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Unbottling Shaoxing's culinary palate pleaser

By Richard Whiddington and Sun Hui in Shaoxing | China Daily | Updated: 2016-11-18 09:49

Unbottling Shaoxing's culinary palate pleaser

The four varieties of Shaoxing rice wine ranging from dry (far left) to sweet (far right) are often eaten with a traditional savory snack, such as these salted fava beans.[Photo by Richard Whiddington/]

Discerning North from South China is a perilous game of approximations. Geographers will unfurl a map and gesture to the Huai River that slices through Anhui's midriff before disemboweling into the Yangtze River, sociologists will pit gregarious northern individualism against laid back southern collectivism, and foodies will pivot a chopstick towards the noodle vs. rice dichotomy.

But after several days immersed amongst Shaoxing's tastefully grayscale houses and becoming bloated with sumptuous local food and wine, another metric avails itself - southern rice wine vs. northern baijiu.

In Shaoxing, yellow wine is the rice-based tipple of choice and if north and south were to be drawn up along alcoholic lines the Zhejiang city would be at the southern kingdom's epicenter.

This schism in alcohol consumption was historically sown by climatic differences, one between the warmer south, capable of growing rice, and the north that fermented sorghum beans to keep warm on bitter winter nights.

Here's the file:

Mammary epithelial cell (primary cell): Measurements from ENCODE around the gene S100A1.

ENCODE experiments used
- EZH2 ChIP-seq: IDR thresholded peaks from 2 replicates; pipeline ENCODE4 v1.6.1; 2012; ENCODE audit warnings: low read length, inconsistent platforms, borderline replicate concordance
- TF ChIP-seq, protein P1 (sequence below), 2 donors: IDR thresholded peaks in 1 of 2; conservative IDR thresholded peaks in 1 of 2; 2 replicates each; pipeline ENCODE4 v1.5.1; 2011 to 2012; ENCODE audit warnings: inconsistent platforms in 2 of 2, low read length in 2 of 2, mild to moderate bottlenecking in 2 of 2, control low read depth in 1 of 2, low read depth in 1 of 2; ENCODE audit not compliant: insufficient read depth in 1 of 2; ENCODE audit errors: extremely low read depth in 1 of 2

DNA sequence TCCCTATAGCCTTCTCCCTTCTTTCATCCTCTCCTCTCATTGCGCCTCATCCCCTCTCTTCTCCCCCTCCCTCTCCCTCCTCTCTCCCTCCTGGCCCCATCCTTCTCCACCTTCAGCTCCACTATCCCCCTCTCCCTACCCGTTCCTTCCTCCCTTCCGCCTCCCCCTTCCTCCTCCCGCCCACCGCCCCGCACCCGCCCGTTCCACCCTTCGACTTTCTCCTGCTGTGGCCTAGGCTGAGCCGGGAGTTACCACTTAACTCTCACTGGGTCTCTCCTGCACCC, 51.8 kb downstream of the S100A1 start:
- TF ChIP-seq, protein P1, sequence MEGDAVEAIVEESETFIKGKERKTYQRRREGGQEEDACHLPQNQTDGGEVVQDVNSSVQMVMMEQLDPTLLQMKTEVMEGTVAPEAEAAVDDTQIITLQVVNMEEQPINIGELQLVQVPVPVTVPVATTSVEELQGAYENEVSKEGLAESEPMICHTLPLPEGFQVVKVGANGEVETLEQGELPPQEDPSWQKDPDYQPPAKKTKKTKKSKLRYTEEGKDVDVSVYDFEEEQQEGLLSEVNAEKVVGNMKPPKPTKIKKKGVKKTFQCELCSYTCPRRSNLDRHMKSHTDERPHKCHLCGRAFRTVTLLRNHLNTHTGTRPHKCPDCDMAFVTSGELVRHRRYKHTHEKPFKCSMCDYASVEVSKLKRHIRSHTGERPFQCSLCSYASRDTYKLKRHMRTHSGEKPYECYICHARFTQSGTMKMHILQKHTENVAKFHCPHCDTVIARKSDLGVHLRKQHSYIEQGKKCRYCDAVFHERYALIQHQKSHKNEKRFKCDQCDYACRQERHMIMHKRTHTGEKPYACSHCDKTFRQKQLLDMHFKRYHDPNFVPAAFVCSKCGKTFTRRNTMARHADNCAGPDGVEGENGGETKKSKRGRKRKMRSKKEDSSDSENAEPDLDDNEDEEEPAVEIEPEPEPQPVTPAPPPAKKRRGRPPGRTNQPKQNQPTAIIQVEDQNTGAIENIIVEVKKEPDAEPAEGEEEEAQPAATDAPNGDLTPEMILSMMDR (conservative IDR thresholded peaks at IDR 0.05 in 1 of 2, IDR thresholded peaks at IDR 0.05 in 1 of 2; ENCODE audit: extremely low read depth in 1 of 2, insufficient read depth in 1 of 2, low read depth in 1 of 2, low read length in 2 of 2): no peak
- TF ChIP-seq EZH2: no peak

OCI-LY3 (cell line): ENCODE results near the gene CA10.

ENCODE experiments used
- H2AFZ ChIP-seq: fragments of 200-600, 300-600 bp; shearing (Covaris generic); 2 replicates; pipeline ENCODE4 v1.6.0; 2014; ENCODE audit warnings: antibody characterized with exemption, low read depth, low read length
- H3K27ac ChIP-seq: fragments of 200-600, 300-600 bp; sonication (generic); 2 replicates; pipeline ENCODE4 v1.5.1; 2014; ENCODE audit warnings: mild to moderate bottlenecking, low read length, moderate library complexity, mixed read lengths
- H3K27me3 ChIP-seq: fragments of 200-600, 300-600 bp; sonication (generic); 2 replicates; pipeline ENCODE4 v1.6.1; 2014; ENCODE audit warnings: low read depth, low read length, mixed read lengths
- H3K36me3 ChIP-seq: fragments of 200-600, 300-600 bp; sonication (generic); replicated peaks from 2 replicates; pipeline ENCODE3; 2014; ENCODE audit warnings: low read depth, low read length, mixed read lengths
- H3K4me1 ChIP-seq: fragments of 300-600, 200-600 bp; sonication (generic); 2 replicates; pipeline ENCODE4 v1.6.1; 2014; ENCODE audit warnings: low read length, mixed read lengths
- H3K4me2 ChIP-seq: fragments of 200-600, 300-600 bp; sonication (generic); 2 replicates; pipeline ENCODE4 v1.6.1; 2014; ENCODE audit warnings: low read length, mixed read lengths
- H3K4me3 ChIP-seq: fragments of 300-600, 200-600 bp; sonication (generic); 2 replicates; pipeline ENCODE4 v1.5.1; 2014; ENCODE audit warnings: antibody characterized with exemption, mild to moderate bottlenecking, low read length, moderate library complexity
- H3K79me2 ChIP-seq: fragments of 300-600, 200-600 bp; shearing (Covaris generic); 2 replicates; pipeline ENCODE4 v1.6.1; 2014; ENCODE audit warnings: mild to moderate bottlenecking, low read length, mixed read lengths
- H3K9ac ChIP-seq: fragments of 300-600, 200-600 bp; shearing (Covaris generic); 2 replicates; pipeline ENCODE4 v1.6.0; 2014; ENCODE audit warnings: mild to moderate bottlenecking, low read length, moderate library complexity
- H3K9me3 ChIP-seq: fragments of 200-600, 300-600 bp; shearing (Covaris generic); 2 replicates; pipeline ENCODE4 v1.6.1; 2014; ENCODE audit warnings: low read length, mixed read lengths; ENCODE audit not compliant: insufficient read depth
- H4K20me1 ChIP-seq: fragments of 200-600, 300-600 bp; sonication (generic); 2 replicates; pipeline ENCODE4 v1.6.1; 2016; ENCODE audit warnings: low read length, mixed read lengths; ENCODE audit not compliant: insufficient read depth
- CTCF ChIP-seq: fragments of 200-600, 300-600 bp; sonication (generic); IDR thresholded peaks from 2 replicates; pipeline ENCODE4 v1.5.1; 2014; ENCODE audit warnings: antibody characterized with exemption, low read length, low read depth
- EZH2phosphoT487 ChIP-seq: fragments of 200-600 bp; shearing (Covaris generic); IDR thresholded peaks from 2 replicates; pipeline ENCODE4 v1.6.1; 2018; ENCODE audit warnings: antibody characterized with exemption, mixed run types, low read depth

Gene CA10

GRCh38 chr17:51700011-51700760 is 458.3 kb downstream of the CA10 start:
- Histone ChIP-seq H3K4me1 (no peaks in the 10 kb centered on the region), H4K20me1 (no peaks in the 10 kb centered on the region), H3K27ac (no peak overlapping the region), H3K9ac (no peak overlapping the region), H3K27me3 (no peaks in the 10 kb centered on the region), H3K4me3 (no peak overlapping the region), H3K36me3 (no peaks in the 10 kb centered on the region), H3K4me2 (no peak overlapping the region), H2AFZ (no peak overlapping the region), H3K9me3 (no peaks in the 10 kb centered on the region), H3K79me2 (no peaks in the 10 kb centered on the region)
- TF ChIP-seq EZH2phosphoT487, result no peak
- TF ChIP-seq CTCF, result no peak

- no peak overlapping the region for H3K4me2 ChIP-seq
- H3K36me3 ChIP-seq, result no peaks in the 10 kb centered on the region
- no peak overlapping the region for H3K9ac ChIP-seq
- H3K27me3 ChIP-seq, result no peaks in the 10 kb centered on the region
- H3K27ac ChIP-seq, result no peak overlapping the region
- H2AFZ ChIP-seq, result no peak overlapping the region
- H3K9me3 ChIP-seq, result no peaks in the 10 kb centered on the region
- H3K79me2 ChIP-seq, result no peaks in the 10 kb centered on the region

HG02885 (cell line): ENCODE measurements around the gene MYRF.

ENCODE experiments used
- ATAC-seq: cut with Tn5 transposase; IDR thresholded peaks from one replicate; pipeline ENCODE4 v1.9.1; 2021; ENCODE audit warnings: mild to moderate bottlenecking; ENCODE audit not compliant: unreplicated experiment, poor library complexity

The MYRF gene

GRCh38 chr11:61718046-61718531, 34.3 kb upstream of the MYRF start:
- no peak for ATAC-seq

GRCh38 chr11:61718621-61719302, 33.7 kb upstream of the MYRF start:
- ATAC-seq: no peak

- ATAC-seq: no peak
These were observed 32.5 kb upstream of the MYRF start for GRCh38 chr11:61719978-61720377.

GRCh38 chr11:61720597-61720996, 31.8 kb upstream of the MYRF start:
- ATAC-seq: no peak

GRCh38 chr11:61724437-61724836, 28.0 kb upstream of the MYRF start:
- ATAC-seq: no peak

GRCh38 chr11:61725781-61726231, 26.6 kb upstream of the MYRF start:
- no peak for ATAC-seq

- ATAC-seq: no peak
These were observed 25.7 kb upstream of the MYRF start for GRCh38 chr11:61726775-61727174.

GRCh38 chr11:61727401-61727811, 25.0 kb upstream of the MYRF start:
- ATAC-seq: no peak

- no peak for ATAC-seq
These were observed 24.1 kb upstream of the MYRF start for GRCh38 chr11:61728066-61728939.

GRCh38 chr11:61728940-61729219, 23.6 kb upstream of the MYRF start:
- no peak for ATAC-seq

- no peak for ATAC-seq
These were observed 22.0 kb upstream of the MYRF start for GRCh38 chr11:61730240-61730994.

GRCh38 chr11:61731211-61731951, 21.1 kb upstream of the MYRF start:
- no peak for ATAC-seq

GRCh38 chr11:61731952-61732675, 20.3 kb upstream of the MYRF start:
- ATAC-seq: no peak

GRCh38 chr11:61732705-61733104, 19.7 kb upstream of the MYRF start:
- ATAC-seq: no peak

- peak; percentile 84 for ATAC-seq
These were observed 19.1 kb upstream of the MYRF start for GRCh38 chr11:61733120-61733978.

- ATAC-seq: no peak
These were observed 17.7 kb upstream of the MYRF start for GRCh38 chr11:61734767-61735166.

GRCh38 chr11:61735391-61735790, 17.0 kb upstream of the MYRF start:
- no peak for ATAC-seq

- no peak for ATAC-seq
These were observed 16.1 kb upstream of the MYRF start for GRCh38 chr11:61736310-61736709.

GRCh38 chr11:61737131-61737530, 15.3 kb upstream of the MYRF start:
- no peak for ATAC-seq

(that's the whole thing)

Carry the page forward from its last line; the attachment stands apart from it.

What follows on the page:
With an industry record 5 billion tons produced in the past year, yellow wine is hardly a baby in the national alcohol cabinet, however, its status in China's drinking culture is meek compared to the stronger, clearer colored spirit whose presence at dinner tables and celebratory occasions is as ubiquitous as an exclamation of ganbei.

Yet unlike baijiu, the drink of the south is more than simply a businessman's toast or New Year's nectar of choice, it is a succulent and versatile cooking staple.

In times of scarcity, farmers have been known to boil an egg in yellow wine as a simple, warming, and nutritious meal and this attests to the alcohol's prominent status in southern kitchens.

"Yellow wine is a key ingredient in the diet of Shaoxing people. It's a flavor used in many dishes. It increases the aroma of dishes," says Zhu, a local chef who has worked at Shaoxing Hotel for more than 30 years.

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